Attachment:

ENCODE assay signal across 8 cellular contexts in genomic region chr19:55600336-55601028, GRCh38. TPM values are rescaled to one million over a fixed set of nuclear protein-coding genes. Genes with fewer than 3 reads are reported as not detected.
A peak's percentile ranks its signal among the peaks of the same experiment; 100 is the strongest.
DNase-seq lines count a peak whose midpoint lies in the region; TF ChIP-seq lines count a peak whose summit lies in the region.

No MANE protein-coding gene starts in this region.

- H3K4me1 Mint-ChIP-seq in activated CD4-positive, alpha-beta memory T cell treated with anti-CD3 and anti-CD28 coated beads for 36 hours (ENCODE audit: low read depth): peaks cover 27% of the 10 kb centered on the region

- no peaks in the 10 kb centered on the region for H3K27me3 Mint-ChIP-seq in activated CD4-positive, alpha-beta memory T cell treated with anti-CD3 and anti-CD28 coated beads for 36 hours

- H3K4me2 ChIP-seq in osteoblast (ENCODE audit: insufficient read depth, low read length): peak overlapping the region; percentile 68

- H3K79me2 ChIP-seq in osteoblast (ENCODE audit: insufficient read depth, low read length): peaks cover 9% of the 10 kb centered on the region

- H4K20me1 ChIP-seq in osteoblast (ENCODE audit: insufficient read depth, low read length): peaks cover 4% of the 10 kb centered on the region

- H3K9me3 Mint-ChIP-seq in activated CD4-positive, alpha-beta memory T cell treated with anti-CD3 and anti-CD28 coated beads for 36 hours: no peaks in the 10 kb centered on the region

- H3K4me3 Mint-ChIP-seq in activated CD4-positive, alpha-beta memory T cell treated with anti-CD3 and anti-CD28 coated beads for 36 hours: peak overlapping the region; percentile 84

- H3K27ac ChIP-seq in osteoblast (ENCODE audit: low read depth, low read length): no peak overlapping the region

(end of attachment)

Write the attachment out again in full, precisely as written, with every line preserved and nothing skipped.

ENCODE assay signal across 8 cellular contexts in genomic region chr19:55600336-55601028, GRCh38. TPM values are rescaled to one million over a fixed set of nuclear protein-coding genes. Genes with fewer than 3 reads are reported as not detected.
A peak's percentile ranks its signal among the peaks of the same experiment; 100 is the strongest.
DNase-seq lines count a peak whose midpoint lies in the region; TF ChIP-seq lines count a peak whose summit lies in the region.

No MANE protein-coding gene starts in this region.

- H3K4me1 Mint-ChIP-seq in activated CD4-positive, alpha-beta memory T cell treated with anti-CD3 and anti-CD28 coated beads for 36 hours (ENCODE audit: low read depth): peaks cover 27% of the 10 kb centered on the region

- no peaks in the 10 kb centered on the region for H3K27me3 Mint-ChIP-seq in activated CD4-positive, alpha-beta memory T cell treated with anti-CD3 and anti-CD28 coated beads for 36 hours

- H3K4me2 ChIP-seq in osteoblast (ENCODE audit: insufficient read depth, low read length): peak overlapping the region; percentile 68

- H3K79me2 ChIP-seq in osteoblast (ENCODE audit: insufficient read depth, low read length): peaks cover 9% of the 10 kb centered on the region

- H4K20me1 ChIP-seq in osteoblast (ENCODE audit: insufficient read depth, low read length): peaks cover 4% of the 10 kb centered on the region

- H3K9me3 Mint-ChIP-seq in activated CD4-positive, alpha-beta memory T cell treated with anti-CD3 and anti-CD28 coated beads for 36 hours: no peaks in the 10 kb centered on the region

- H3K4me3 Mint-ChIP-seq in activated CD4-positive, alpha-beta memory T cell treated with anti-CD3 and anti-CD28 coated beads for 36 hours: peak overlapping the region; percentile 84

- H3K27ac ChIP-seq in osteoblast (ENCODE audit: low read depth, low read length): no peak overlapping the region